The following pieces were written by former Hatchet opinions editors, contributing opinion editors and senior columnists, who all graduated from GW at least a year ago. They share advice and what they wish they had known during their time at the University.
Opinions editor, Volume 109 (2012-13)
Associate at High Lantern Group, D.C.
The hardest part about graduating is deciding what to do after. Once the parties are over and the plastic chairs dotting the National Mall are hidden away for another year, you’re left with the ever-present, painful question: What next?
The good news is that the possibilities are endless. You could start a business, join the military, become a banker, move home, write a book, teach, travel or even get another degree.
And yet at the same time, it’s hard not to feel a little cheated. For years, your family and mentors encouraged you to be many different things at once: a writer, athlete, math whiz, chess champion, scientist and artist.
It was standard practice to double dip – to experiment and try out a range of options. And then suddenly, you have to pick one. You have to be something. You realize choosing a major was a small hill compared to the Mount Everest of picking a career.
So, after all that, my advice is pretty simple: Pick something and run with it. Throw yourself in headfirst. Embrace it, no matter what it is.
Show up early. Leave late. Stay busy. And remember that you are a work in progress with many years of self-discovery still ahead.
Opinions editor, Volume 107 (2010-11)
Contributing opinions editor, Volume 106 (2009-10)
Program officer at The International Center for Journalists, D.C.
It can be very difficult to stay positive during the job search. If you have something lined up for the week after Commencement, congratulations! If you don’t, congratulations anyway! This is a time for you to discover more about yourself. You’ll be tested in many ways. Maybe you’ll have to stick to a tight budget or hone the craft of writing a cover letter. You’ll learn from both. Maybe you’ll opt to continue your education, or take the time to travel. If you’re able to do either, do it.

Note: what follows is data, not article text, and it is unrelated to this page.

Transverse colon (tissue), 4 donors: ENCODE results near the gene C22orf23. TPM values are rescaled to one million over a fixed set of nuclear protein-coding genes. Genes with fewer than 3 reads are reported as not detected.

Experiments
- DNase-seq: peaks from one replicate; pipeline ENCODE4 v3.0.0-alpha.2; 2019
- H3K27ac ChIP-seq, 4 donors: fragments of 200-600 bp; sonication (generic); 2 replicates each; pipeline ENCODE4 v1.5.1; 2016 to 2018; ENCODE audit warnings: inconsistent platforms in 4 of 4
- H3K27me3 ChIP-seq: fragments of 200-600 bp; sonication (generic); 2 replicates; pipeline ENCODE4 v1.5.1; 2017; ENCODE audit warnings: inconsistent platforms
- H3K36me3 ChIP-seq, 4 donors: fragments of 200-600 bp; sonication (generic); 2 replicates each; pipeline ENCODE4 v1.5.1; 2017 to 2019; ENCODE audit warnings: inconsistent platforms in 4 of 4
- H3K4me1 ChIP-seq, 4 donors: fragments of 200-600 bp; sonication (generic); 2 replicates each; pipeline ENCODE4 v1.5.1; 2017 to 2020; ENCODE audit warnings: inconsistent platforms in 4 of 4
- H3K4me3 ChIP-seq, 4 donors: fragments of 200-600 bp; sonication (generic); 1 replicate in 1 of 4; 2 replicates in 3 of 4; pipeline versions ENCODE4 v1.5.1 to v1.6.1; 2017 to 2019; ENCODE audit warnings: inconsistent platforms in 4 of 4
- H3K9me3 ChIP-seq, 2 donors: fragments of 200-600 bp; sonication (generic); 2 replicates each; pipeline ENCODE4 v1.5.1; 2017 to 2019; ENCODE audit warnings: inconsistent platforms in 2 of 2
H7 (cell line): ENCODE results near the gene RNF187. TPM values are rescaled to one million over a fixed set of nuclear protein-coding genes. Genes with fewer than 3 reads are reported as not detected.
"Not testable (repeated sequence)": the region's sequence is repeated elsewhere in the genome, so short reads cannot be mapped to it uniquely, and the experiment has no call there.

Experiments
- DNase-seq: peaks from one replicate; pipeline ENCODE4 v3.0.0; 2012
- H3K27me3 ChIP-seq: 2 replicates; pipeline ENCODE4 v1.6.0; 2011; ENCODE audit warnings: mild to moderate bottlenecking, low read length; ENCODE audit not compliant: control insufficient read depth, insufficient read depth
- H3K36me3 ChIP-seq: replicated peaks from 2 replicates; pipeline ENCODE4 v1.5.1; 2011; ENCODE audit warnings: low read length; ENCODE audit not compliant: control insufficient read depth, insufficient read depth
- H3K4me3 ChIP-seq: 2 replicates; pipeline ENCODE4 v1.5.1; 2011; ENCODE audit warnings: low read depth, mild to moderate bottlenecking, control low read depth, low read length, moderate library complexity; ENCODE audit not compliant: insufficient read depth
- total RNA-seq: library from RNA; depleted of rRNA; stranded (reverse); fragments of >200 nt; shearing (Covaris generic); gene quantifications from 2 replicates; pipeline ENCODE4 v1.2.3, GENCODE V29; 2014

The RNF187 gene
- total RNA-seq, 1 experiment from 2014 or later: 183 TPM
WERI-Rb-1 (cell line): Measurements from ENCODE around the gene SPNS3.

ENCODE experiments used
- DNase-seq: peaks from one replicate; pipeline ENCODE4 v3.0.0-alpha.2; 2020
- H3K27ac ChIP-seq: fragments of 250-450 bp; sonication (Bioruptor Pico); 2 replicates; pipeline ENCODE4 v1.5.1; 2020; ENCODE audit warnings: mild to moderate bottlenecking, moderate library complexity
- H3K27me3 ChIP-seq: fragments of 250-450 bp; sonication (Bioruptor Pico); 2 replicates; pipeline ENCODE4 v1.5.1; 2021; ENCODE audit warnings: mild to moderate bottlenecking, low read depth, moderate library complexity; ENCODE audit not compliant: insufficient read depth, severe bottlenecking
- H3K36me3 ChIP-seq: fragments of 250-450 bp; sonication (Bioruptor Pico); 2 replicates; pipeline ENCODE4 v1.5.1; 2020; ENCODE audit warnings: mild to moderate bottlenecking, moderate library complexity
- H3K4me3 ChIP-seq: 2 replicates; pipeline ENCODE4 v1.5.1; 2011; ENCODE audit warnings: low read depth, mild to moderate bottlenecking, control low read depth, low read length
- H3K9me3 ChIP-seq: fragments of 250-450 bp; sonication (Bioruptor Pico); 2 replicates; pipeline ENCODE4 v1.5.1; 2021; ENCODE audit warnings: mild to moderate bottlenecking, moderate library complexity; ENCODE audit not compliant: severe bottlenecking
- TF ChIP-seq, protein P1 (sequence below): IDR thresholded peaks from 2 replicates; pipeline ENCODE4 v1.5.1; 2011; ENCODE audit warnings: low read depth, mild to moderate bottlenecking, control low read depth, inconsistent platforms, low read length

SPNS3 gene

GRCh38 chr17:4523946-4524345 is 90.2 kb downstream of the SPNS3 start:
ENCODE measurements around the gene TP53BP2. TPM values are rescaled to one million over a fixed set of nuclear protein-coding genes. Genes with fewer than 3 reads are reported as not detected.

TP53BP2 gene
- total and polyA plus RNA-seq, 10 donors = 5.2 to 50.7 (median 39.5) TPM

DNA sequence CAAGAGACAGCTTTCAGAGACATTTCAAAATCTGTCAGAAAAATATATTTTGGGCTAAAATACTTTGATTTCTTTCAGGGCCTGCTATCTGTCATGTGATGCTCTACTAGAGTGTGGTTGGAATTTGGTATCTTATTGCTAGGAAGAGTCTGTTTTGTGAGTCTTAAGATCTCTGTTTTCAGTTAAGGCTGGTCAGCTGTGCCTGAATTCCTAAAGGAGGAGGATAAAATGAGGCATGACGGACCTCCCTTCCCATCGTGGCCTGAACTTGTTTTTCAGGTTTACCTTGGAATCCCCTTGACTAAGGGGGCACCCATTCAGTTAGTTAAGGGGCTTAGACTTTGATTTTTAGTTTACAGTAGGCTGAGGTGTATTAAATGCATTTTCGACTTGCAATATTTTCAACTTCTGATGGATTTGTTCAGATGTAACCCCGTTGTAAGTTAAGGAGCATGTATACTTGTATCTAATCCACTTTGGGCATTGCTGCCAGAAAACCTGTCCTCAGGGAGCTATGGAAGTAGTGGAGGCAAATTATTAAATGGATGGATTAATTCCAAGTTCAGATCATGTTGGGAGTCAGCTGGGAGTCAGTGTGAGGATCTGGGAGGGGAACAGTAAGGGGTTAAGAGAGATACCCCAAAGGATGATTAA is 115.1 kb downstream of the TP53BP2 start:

If you’re like me and want to go into the working world as soon as possible, try making a list of jobs you could do and aspire to do, and apply to all of them. Follow up after interviews, ask questions, make noise. But try not to get down on yourself if options are limited. If you have done the best you can at GW and rely on the fantastic network of peers, professors and former internship colleagues that GW allows you to have, then you will land something – maybe even your dream job.
Hatchet senior columnist, Volume 109 (2012-13)
Hatchet contributing opinions editor, Volume 108 (2011-12)
Development assistant at Organizing for Action, Chicago
Do something different once in awhile. For some, that might mean traveling the world – for others, it may be talking to a stranger in a park. For me, it was moving to Chicago after graduation and experiencing a new city. What I’ve found thus far is that it’s important to remember you cannot be content with your vision of the world, or else you will fall behind. If you force yourself to do something different – no matter how small – it will push you along a path of continued learning and growth.
Senior columnist, Volume 109 (2012-13)
Opinions editor, Volume 108 (2011-12)
Editorial assistant at The New Yorker, New York City.
Dear graduates, congratulations! I hope your last few days on campus are spent nostalgically, drunkenly and deliberately. I remember when people talked about the “real world,” it was never really explained, just defined in terms of what it was not: college. The real world was all the stuff that was on the other side of Commencement. But you guys seem pretty real to me and Commencement seems like a psychic chapter-change. Now might be a good time to cut the bullshit from your life. The more you plan out your days, the more satisfied you’ll be, which will also make you feel less like you’re competing with fellow graduates. And while you’re cutting the bullshit, get rid of this mythical idea of “the real world.” Regina Spektor said, “The future – it’s here. It’s bright. It’s now.” Now that is real.